Carole Lucas (left) performs in “Little Shop” in 1996.
The 1996 production of “Little Shop” featured in the school yearbook.
“I didn’t realize just how much we did during our Pioneer Theatre days. We helped put the set together and tear it down…we even designed our own costumes,” Lucas said. “I got a chance to see how theatre works from all sides as opposed to just coming in as an actor, and that was really valuable to my future career.”
Lucas’s love for musical theatre started the summer before high school, when she participated in a summer acting program through LCS. She took theatre classes and acted in shows at Heritage High until she graduated in 1998 and went on to study musical theatre at James Madison University. She acted for Disney World and cruise ships before moving to New York City, where she scored her first Broadway role. Though Lucas has come a long way since her high school days, she looks back on them with fondness.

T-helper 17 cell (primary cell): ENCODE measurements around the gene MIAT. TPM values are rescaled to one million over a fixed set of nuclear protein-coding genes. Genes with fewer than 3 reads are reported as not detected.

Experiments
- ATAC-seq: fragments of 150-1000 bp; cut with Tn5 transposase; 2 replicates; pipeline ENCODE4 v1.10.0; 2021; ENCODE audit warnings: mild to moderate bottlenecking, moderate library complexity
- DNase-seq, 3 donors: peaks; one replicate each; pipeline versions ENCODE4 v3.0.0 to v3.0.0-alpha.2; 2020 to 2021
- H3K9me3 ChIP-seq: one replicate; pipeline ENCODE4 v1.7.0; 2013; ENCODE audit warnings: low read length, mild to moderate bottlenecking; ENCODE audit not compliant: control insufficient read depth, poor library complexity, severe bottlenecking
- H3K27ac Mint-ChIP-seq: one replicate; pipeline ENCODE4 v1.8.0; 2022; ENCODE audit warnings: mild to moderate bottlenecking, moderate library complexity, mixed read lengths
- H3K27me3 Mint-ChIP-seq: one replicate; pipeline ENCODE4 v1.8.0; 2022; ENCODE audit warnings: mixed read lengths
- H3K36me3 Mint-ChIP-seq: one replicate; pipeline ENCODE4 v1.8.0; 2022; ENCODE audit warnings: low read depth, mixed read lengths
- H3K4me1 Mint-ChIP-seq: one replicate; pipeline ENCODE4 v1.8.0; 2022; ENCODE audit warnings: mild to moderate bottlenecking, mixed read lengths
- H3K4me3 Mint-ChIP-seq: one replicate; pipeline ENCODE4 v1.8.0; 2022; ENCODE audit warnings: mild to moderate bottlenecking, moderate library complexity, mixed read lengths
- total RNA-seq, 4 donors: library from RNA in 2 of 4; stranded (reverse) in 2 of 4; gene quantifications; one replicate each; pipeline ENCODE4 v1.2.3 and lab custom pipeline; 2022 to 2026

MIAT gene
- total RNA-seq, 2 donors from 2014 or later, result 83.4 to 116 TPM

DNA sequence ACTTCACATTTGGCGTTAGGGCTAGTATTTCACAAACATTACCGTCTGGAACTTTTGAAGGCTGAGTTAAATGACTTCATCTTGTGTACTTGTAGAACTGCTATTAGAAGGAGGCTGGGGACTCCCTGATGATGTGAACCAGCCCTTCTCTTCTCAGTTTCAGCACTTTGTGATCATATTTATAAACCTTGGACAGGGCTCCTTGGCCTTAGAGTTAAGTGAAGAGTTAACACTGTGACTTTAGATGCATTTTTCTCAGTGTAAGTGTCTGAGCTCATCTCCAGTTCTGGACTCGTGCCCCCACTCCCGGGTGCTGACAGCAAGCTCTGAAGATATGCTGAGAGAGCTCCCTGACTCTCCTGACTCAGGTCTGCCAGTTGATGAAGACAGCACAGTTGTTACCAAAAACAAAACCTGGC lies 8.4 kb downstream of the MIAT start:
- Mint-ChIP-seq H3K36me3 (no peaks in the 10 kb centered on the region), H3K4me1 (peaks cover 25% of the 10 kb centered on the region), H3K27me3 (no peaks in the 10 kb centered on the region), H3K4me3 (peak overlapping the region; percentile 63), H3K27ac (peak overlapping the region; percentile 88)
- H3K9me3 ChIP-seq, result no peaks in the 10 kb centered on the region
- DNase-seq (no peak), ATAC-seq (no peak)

“We were a community. There was no ego, and we cheered each other on. Biff found a way to include everybody so no one felt left out,” Lucas said.
Lifelong Skills and Friendships
A ten-minute drive away from the stage Lucas performs on, Pioneer Theatre alumnus Dustin West manages personnel at Summit One Vanderbilt, a story-driven immersive art experience. His love for performance developed at Heritage High, where he played Mr. Mushnik in the 2004 production of “Little Shop” his senior year. From there, he attended Virginia Commonwealth University for film and photography.
From left to right: Ashley Wright as Audrey, Dustin West as Mr. Mushnik, Aaron Horton as Chorus Member, Michael Chagnon as Seymour Krelborn, and Casey Bianco as a street urchin in 2004.